Thinking about Badges?

According to the Mozilla Open Badges project “A ‘badge’ is a symbol or indicator of an accomplishment, skill, quality or interest.”   I’ve been discussing their role in education and personal and professional development with a few colleagues for a couple of months. Whilst I am still undecided whether or not I really like the idea of them I saw a blog post from Scott Wilson this morning, and wrapped up in a wider discussion about open learning he made the following point:

“In an open education marketplace, it still makes sense for individuals to group together to reduce duplication and costs, and to add value by capitalising on their strengths. … As such groups become more successful, they exert market power, such as promoting the market value of their offerings through things like tokens of status for achievement, backed by the reputation of the provider.” (my emphasis)

He goes on to make the point that as they become widely used you end up where we are now, with a standardised, formal system.

There are other issues with badges; one of the compelling things for me about Open Education is the potential for random occurrences, serendipity and diversity. Badges may enforce structure, channelling learning opportunities and development routes. In addition someone needs to ‘award’ a badge, this implies a hierarchy, someone is in charge of defining how to get a badge, and the more badges you get the higher (implied) up the hierarchy you are.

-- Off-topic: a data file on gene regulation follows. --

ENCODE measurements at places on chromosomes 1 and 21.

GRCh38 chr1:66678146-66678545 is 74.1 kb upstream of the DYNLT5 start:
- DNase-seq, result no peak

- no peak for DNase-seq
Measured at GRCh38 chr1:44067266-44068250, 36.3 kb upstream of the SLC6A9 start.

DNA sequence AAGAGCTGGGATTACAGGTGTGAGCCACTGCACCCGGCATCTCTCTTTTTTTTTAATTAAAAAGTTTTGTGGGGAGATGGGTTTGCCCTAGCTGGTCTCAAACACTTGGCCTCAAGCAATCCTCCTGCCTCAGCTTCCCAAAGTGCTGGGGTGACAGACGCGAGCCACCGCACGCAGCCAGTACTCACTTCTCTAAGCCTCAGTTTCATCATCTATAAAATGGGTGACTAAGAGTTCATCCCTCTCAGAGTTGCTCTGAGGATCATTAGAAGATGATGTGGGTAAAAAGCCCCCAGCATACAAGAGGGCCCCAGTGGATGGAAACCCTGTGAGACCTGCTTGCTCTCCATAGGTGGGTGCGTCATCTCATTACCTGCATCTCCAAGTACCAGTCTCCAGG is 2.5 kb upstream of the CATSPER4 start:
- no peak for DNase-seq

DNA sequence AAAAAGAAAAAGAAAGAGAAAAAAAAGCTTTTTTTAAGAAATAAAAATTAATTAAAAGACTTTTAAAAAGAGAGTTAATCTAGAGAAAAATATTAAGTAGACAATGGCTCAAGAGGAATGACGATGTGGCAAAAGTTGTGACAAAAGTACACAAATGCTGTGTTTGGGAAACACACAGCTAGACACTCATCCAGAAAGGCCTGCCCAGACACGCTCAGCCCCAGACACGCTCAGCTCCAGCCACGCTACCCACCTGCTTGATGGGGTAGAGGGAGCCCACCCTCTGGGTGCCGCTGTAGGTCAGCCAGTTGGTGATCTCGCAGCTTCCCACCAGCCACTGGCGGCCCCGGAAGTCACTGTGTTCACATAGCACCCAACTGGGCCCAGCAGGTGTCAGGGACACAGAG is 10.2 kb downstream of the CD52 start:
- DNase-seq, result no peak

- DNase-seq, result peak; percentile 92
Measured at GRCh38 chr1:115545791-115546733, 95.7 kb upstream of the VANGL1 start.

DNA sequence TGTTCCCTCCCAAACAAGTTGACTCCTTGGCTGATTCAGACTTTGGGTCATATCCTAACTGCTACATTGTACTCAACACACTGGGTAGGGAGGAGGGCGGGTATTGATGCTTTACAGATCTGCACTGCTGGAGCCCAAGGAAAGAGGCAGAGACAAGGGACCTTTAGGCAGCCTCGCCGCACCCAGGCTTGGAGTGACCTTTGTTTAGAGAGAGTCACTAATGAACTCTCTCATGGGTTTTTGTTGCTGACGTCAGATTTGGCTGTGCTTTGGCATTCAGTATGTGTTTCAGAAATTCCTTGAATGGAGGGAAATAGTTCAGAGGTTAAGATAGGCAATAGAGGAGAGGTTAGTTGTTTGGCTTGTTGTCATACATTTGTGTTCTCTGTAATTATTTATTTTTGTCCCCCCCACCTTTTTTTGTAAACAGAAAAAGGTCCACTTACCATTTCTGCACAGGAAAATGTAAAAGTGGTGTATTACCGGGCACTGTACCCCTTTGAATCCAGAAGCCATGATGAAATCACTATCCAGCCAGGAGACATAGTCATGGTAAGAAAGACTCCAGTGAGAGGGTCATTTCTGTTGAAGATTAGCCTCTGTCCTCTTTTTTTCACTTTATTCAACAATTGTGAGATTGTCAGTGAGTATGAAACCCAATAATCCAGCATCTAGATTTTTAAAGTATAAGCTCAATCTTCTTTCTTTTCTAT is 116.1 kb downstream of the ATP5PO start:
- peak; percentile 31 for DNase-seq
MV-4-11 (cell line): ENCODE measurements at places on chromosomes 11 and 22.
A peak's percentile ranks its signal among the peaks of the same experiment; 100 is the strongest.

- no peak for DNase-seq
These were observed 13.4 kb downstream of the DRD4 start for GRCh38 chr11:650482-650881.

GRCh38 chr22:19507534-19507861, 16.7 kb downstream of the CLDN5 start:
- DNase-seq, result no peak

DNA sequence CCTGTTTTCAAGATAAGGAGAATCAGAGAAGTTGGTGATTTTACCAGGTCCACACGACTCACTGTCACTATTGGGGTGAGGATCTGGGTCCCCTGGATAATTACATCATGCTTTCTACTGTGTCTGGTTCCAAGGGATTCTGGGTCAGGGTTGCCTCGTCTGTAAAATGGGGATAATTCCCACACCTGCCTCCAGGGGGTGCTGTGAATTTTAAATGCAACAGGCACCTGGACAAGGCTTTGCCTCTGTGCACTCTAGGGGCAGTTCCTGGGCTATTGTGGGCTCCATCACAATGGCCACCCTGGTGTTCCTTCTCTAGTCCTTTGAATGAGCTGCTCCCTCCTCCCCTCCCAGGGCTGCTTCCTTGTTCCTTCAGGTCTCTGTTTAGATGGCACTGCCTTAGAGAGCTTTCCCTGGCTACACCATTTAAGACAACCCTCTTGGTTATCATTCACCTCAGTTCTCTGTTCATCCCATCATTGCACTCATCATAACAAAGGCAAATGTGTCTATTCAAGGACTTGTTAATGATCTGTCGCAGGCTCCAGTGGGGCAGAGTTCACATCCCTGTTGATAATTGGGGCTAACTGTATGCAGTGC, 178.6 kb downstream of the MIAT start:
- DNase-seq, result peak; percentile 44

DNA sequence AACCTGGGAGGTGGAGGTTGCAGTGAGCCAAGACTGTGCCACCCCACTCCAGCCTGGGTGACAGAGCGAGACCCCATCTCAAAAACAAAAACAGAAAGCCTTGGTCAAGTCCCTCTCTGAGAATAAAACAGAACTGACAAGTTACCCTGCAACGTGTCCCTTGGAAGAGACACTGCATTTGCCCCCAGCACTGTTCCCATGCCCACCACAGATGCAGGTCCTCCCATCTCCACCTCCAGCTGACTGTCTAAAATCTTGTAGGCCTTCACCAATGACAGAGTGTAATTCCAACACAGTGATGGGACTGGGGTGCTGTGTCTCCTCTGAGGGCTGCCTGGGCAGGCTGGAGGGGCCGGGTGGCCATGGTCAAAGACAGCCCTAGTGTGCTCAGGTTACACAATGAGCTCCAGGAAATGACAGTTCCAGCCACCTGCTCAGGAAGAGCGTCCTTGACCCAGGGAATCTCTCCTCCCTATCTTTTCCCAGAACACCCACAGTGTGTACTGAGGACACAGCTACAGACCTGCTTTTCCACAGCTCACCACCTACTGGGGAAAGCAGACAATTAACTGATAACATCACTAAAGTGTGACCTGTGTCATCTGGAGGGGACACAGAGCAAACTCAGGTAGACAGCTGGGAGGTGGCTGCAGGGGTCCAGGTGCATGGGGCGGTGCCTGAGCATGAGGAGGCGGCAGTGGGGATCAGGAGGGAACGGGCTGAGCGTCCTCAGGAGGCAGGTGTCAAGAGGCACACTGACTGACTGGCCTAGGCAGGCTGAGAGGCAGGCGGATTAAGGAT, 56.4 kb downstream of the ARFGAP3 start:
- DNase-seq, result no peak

There has been a lot of work done around encouraging deep learning, shying away from strategic or surface learning, where the approach is just enough. Many universities recognise that students do need to be able to articulate their skill sets, not just through the award of a degree certificate. To this end we have seen the growth in portfolios and e-portfolios , giving students the ability to demonstrate and articulate their skills, not just with tick box approach, but by clearly and carefully evidencing their work.

A badge system may lead to a ‘learning light’ approach where the gamification aspects loses the focus of learning. Rather than deep, we are offering yet another way of ‘students’ making strategic learning decisions, i.e. I only need to do this in order to get the badge.

For a more thorough discussion about badges I really recommend the Henry Jenkins piece: How to earn your skeptic “badge”

Oh and thanks for reading this, you now qualify for the following badge!

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  1. You make a number of persuasive points here Lawrie and I suspect you’re right on the money with “gamification aspects loses the focus of learning.” But surely this should only be the case and lead to ‘learning light’ if the learning opportunities are so designed and make no provision for deeper learning? If the badge is the goal for the learner then yes, perhaps that learning opportunity might have been better prepared. Which may then of course take us on to your points on hierarchies … 😉

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